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Self Moderated Georgian Dublin

DS86DS

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The Irishness of Georgian Dublin has long been called into question, a contentious issue of debate within both political and cultural spheres for near on a century since independence with passionate arguments both for and against it's presentation. Groups founded in the latter decades of the 20th century such as An Taisce and the Irish Georgian Society have fought tooth and nail for both the preservation and restoration of this architectural heritage, while on the opposing end cultural nationalists such as Kevin Boland have dismissed Georgian Dublin as un-Irish and worthy only of being razed to the ground with it's preservationist supporters dismissed as 'belted earls'. What perhaps didn't help matters was a widespread belief at the time that these buildings were considered to be monuments of an English ruling class who courtesy of the Wide Streets Commission erected buildings and monuments in many ways not too dissimilar to those found in London. Everything from the familiar sash windows to just about every other detail present in these structures is in someway similar to those found on the Georgian streets and blocks of numerous cities and towns throughout England. Nor had their gradual disintegration done them any justice as they would come to be known as some of the worst slums in the city during the late 19th and early 20th centuries.

One argument made in their favour however was that they were built by Irish men and inhabited by Irish people during their heyday. Such arguments however certainly didn't help throughout much of the 20th century when large parts of the city's Georgian fabric were been razed to make way for newer forms of architecture. Areas such as Wood Quay suffered a complete blow despite countless protests, along with the Georgian Mile along Fitzwilliam Street where the (then) new ESB headquarters cut a major chunk out of the original streetscape. It wasn't until fairly recent years that the preservation argument won the day.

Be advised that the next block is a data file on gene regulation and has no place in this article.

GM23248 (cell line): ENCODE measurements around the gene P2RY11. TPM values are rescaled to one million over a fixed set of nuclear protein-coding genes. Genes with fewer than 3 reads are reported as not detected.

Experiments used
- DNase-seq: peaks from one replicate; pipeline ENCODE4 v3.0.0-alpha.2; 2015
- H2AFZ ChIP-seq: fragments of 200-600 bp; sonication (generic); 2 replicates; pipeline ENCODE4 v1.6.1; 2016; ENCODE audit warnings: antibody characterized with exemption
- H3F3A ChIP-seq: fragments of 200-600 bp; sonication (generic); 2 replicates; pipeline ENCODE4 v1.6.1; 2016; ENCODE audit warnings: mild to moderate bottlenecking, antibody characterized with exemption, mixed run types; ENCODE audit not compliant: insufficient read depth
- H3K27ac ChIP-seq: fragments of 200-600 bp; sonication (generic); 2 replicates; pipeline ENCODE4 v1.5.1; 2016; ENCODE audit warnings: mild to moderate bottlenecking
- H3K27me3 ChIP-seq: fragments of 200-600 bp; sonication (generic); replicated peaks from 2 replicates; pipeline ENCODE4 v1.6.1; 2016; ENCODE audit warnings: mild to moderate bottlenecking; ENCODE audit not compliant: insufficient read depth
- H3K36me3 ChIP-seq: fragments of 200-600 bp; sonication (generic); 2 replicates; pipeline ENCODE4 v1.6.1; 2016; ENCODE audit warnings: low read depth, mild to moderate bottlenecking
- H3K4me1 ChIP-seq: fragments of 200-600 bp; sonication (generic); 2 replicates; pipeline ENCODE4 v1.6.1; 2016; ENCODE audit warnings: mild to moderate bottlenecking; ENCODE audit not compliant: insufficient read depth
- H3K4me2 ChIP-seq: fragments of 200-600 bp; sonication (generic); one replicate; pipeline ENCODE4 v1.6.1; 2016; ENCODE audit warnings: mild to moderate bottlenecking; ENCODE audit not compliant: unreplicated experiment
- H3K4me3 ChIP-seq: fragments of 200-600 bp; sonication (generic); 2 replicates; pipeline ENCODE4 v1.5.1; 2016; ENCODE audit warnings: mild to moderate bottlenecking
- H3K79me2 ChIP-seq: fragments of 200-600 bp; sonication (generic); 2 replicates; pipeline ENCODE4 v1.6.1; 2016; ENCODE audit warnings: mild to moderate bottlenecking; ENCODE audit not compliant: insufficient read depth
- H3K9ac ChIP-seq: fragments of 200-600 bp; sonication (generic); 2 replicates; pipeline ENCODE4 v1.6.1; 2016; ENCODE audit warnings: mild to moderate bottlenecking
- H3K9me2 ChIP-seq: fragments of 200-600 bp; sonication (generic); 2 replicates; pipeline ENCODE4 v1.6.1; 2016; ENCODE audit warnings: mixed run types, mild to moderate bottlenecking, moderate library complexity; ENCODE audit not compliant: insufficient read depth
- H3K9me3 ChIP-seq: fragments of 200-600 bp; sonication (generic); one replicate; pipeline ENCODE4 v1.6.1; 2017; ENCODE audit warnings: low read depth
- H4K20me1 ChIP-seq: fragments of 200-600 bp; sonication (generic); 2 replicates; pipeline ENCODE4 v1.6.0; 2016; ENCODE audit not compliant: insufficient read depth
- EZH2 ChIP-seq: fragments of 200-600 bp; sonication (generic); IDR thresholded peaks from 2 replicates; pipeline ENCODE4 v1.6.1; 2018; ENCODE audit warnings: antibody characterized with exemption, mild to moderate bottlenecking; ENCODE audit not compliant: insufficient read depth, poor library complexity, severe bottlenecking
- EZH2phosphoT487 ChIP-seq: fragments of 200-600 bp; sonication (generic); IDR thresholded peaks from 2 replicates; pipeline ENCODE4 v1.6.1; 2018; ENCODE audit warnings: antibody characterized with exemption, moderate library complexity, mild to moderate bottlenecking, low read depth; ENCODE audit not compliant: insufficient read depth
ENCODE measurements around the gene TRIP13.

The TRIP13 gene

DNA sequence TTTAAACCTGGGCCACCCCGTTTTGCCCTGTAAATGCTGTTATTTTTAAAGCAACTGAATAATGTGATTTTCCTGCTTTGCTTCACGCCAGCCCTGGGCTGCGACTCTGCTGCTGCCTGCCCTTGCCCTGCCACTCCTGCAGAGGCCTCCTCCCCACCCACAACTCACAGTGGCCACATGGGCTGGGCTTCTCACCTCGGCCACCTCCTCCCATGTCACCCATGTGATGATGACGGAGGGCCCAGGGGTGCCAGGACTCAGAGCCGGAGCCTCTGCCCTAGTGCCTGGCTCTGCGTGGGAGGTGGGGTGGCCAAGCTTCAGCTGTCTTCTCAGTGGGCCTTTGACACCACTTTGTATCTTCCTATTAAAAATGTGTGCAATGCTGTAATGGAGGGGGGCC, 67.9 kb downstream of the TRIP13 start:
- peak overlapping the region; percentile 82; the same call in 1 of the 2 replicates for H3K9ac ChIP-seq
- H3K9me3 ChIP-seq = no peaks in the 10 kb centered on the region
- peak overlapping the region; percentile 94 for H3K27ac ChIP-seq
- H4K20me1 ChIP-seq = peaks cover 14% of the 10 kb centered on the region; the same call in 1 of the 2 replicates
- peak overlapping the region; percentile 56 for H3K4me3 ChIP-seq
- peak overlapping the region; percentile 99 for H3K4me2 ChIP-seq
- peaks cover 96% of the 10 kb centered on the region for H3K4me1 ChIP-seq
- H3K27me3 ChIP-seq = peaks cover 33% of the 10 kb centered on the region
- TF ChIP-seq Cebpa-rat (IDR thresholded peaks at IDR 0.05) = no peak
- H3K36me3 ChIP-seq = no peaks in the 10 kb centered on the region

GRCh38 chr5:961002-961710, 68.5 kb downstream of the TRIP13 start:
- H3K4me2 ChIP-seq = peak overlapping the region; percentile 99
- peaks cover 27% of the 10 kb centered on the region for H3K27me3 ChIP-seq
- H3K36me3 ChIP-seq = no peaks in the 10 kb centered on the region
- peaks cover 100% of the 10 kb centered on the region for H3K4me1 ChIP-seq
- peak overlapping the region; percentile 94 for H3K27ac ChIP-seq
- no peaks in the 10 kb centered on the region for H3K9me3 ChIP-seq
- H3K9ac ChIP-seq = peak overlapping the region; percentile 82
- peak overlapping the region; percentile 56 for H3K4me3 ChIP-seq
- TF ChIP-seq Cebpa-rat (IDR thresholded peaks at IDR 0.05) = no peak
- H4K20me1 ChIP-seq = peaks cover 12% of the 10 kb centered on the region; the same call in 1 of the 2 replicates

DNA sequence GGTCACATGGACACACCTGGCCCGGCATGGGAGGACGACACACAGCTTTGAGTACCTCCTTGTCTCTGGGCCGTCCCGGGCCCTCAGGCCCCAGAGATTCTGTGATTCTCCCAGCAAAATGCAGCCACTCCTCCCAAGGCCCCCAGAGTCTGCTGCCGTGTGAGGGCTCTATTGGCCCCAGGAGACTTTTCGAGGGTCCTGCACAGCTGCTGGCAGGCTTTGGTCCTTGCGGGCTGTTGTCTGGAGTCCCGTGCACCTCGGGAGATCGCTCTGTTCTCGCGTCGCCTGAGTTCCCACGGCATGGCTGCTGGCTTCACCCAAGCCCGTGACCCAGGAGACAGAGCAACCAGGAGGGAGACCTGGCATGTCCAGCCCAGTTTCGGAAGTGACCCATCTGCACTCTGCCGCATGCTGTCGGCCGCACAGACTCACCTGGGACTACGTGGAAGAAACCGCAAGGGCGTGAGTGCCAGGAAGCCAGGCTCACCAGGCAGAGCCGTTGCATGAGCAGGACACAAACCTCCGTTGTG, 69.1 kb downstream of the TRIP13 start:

Whose side would you take on this issue? Do you consider Dublin's Georgian streets and squares to be an important part of our heritage, or would you rather they were replaced with what perhaps might be considered a more legitimate form of Irish architecture representative of our culture?

fitzwilliam-street-1.jpg


001-Wood-Quay.jpg
 

Tadhg Gaelach

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What we called "Georgian architecture" is really European Neo-Classical architecture. It's not particuarly Irish, but it's not particularly English either.
 

Myles O'Reilly

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Describe what I'm looking at in your second picture please Sir.
 

Myles O'Reilly

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My eyes were playing tricks with me Sir. I initially thought there was a structure built on the bridge itself! But 'twas the corner building on the other side of the river. Peculiar looking structure.
 

ShumanTheHuman

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The severing of the Georgian Mile shows the long running philistinism of the Independent Irish Economic elites.
Ordinary Irish people intuitively understand the aesthetic beauty and importance of this unique architectural heritage